Sri Lanka does not have a patriarchal society as found in India. There is much more respect for women and their rights, with Buddhism playing an important role in his attitude in society towards women, although some who proclaim to be the defenders of Buddhist thinking today, seek to impose more burdens and restraints on women. However, the protests in India, draws attention to the downright failure of women’s’ organizations in Sri Lanka to pay any heed to the plight of nearly a million of our women abroad, who toil daily, and suffer hardship, humiliation, assault and both male and female violence, in the struggle to send in the remittances not only for the support of their families, but also for the sustenance of the national economy.

Rizana Rafeed is no more, but there are certainly hundreds or even thousands of other women undergoing great suffering in countries abroad, especially on the Middle East, including in countries of the so-called Arab Spring and its funders and opponents, whose voices of agony are hardly heard back at home in Sri Lanka. It will take the return of a woman with nails driven into her body, and the shocking instance of Riana’s execution to draw attention to this continuing tragedy faced by our women, about which our so-called women’s rights activists who can be very vociferous on some internal political causes (some, but very few, of importance) but prefer to remain tight lipped and deliberately silent on these issues of women’s rights and protection. The death of Rizana will do much to expose the hypocrisy in the so-called women’s rights organizations in Sri Lanka on the plight of a such a large number of the women population of the country, and also if it helps throw up new and more committed and effective leaders of women. These should be women whose activities are not solely intended to draw increased funding from organizations and governments abroad, but who can generate the necessary support from within the country and among our own people to fight for the rights of our own women.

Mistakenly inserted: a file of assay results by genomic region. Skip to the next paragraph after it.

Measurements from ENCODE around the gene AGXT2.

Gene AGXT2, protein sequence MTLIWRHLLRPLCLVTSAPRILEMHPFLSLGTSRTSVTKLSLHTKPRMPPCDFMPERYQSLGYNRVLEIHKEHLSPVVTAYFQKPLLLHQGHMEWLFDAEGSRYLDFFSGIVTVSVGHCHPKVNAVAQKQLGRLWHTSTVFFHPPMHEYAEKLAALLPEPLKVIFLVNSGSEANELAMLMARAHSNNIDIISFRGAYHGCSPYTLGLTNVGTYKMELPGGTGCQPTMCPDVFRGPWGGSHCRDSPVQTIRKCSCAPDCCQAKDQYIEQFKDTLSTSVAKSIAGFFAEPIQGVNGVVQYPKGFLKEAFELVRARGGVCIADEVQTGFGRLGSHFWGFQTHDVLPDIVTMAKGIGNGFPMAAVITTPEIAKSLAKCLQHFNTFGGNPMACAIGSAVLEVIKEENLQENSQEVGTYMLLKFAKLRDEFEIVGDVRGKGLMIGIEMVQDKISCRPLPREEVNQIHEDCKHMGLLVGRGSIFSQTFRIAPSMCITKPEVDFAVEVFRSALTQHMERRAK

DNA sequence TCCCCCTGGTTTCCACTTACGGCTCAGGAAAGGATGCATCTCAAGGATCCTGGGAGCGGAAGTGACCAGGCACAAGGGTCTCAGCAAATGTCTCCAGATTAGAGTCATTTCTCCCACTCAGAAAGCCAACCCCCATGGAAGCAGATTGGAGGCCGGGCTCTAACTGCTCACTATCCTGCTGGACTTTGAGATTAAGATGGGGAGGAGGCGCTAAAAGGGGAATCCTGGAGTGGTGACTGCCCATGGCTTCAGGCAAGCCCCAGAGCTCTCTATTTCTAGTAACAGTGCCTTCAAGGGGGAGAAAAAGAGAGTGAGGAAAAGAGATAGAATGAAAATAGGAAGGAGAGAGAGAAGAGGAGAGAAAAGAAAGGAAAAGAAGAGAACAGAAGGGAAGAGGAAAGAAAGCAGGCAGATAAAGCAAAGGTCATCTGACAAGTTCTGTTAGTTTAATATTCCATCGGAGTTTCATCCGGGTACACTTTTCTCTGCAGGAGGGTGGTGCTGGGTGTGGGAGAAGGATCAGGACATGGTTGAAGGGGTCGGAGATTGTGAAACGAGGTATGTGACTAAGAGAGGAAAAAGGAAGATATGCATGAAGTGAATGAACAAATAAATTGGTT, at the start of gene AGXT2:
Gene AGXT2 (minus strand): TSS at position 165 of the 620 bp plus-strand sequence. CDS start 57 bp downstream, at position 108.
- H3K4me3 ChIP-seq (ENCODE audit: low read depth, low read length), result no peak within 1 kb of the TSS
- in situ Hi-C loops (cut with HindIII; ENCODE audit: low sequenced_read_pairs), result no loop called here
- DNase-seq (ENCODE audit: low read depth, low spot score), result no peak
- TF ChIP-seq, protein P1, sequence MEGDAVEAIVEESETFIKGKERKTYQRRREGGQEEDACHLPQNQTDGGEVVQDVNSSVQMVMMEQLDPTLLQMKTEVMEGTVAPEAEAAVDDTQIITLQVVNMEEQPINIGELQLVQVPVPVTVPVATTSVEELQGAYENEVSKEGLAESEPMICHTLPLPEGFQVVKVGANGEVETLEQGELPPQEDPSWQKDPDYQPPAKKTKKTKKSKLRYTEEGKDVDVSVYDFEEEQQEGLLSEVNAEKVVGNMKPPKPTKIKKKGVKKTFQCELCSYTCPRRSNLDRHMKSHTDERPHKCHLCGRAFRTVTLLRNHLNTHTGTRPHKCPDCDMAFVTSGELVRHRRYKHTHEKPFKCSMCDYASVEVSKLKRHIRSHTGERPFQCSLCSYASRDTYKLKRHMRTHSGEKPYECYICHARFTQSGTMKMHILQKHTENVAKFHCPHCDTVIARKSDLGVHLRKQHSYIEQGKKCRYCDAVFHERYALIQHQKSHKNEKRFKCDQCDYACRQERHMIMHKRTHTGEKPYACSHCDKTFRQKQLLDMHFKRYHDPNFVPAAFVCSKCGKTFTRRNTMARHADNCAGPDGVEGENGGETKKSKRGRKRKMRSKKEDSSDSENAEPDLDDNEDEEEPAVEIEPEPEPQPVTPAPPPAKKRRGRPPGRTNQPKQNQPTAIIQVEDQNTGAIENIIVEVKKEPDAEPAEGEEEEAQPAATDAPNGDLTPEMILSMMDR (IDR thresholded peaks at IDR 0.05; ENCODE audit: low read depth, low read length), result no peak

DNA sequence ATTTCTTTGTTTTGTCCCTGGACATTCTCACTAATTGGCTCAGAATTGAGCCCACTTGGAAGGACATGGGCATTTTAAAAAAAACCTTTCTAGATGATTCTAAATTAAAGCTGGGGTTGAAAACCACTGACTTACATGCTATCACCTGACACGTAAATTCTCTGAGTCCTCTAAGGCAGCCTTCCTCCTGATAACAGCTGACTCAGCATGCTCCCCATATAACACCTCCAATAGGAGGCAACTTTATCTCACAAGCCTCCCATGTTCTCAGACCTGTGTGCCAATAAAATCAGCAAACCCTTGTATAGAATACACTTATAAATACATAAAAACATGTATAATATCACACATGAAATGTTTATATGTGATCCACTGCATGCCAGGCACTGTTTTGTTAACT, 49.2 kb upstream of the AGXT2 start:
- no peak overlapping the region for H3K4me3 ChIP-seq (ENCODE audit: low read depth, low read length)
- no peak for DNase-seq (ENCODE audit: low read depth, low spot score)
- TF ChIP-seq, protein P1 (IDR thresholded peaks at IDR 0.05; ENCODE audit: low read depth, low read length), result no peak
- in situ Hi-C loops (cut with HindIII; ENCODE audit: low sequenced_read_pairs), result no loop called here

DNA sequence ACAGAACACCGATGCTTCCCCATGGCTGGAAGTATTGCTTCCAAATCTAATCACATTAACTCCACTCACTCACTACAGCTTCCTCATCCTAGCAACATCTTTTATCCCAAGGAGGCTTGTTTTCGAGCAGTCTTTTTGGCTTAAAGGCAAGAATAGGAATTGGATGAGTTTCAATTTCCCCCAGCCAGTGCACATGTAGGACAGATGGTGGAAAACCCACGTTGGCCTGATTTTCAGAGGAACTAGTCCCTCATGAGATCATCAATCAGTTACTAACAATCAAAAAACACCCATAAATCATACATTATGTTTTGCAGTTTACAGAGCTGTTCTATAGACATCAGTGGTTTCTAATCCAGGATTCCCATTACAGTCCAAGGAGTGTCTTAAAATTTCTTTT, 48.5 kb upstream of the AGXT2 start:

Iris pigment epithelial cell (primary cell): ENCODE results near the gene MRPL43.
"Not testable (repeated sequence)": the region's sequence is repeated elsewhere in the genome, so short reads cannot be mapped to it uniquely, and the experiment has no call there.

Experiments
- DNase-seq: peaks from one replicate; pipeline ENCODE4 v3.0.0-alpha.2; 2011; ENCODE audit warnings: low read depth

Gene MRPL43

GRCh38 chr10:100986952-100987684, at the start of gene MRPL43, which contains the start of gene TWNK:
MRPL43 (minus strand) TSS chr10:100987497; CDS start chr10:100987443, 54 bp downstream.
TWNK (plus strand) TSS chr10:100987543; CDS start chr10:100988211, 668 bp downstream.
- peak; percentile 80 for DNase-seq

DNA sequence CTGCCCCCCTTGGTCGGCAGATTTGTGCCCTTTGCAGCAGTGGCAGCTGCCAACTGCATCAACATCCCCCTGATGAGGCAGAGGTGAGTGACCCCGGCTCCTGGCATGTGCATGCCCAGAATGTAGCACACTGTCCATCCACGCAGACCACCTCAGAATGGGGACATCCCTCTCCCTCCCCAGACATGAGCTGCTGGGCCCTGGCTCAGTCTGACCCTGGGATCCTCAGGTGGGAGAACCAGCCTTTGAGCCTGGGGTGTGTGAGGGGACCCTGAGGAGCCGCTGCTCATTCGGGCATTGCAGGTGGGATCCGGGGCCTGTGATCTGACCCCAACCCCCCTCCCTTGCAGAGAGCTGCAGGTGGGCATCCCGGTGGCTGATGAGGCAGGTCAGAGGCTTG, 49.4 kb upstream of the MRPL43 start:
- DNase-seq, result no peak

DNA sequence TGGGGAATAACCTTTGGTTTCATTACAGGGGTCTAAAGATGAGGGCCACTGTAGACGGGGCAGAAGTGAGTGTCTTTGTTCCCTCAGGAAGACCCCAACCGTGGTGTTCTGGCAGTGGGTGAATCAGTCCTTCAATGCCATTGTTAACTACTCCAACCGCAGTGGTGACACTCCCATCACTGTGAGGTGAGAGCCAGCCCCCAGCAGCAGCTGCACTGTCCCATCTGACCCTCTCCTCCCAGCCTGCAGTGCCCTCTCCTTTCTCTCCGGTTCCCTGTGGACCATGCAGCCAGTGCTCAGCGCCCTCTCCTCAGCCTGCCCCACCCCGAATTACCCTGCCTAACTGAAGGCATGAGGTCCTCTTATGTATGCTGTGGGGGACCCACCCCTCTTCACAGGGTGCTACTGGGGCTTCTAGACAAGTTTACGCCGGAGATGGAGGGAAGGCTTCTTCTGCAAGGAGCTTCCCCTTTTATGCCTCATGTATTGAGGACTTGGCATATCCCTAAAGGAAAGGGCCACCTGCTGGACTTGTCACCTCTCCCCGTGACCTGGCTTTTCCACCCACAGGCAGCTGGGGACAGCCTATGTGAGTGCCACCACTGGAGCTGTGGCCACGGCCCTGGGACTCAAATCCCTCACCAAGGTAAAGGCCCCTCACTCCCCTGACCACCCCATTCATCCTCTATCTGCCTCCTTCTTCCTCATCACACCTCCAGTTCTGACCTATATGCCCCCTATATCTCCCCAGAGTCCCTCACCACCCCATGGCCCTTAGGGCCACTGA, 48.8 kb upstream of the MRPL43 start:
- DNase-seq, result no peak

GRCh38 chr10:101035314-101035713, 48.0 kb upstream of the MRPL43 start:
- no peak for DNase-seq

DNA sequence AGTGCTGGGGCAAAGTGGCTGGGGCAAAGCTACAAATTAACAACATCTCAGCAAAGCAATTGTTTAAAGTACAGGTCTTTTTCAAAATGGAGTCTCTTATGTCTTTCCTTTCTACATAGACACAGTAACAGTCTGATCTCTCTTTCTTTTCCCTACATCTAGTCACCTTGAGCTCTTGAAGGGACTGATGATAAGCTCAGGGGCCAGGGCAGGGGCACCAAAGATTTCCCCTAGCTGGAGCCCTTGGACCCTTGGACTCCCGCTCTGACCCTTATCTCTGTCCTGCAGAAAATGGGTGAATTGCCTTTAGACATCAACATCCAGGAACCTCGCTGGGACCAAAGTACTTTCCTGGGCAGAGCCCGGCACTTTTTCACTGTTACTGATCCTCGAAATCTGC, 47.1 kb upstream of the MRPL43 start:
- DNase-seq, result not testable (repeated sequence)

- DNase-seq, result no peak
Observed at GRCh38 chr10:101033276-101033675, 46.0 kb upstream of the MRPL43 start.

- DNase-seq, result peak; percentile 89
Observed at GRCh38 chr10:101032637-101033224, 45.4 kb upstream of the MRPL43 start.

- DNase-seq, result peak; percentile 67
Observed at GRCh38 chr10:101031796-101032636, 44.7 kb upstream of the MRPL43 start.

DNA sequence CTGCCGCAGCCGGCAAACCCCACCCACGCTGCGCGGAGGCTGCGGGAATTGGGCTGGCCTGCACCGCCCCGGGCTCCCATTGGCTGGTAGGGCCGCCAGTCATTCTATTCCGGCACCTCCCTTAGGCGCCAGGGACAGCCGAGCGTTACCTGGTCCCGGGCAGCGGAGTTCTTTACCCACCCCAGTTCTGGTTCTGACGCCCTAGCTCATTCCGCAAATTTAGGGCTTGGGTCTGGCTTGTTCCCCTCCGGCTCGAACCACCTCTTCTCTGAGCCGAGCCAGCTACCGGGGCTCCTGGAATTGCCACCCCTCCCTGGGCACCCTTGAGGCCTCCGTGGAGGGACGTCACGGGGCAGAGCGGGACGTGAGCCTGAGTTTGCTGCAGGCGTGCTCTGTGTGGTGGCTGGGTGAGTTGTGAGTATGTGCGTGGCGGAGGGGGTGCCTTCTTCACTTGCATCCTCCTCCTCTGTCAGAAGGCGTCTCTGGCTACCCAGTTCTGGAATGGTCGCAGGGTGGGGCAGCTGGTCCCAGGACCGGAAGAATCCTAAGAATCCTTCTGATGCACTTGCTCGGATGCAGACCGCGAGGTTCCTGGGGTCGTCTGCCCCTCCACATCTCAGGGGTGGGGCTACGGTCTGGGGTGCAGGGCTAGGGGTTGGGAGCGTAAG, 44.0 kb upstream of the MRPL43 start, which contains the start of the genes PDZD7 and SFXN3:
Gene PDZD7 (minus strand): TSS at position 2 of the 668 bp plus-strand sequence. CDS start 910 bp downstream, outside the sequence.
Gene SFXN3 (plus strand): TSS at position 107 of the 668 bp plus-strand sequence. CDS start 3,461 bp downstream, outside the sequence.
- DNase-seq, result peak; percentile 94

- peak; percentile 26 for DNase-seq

Crime and punishment

The agony over the execution of Rizana Rafeed should also be a good opportunity to look more deeply into the issue of crime and punishment in Sri Lanka, especially at the increasing calls that are being made for a return to the death penalty, which was initially suspended during the days of the late Prime Minister SWRD Bandaranaike, and which after a brief resumption, has remained suspended for more than three decades. We read today, often reported with glee, how advertisements are placed for the recruitment of hangmen, and also about tenders for the supply of the hangman’s rope. The gallows at Welikada is reported to be getting lubrication and weight tests are being done on the gallows.

This is a good time to remember that Rizana Rafeed was ultimately the victim of the death penalty as practiced in another country, in a different manner and in public. However, whether it is a public beheading or hanging in a confined place the fact is the snatching away of the life of a human being.

Those who remain aghast at what happened to Rizana Rafeed, would do well to ponder on the fact that what matters is not the gruesome nature of her killing, but the very fact of such killing, when society takes upon itself the right to take the life of human being, especially when there is no good evidence that a penalty imposed as revenge, which is more or less the case in the death penalty, does not contribute to the reduction of crime, as seen from the evidence of most countries of the world today.

This is also a good time to look again at some of the worst aspects of Sharia Law, one example of which is public execution as happened to Rizana, and tell those who come forward to defend the practice of certain aspects of Sharia in our country, and insist they have to be understood and tolerated, despite their very brutality, with no consideration for the overall traditions and trends in this country that are against such violence whether directed at humans or animals.

It is also a good time for those who defend the inhumane aspects of Sharia, as practiced in states such as Saudi Arabia, and condone it as being the law of the land, to pay more heed to the culture and traditions through which the social and legal traditions of this country have largely evolved from a combination of Buddhism and Hinduism, and the impact of some of the later liberal thinking of colonial rulers.





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Last modified: January 12, 2013.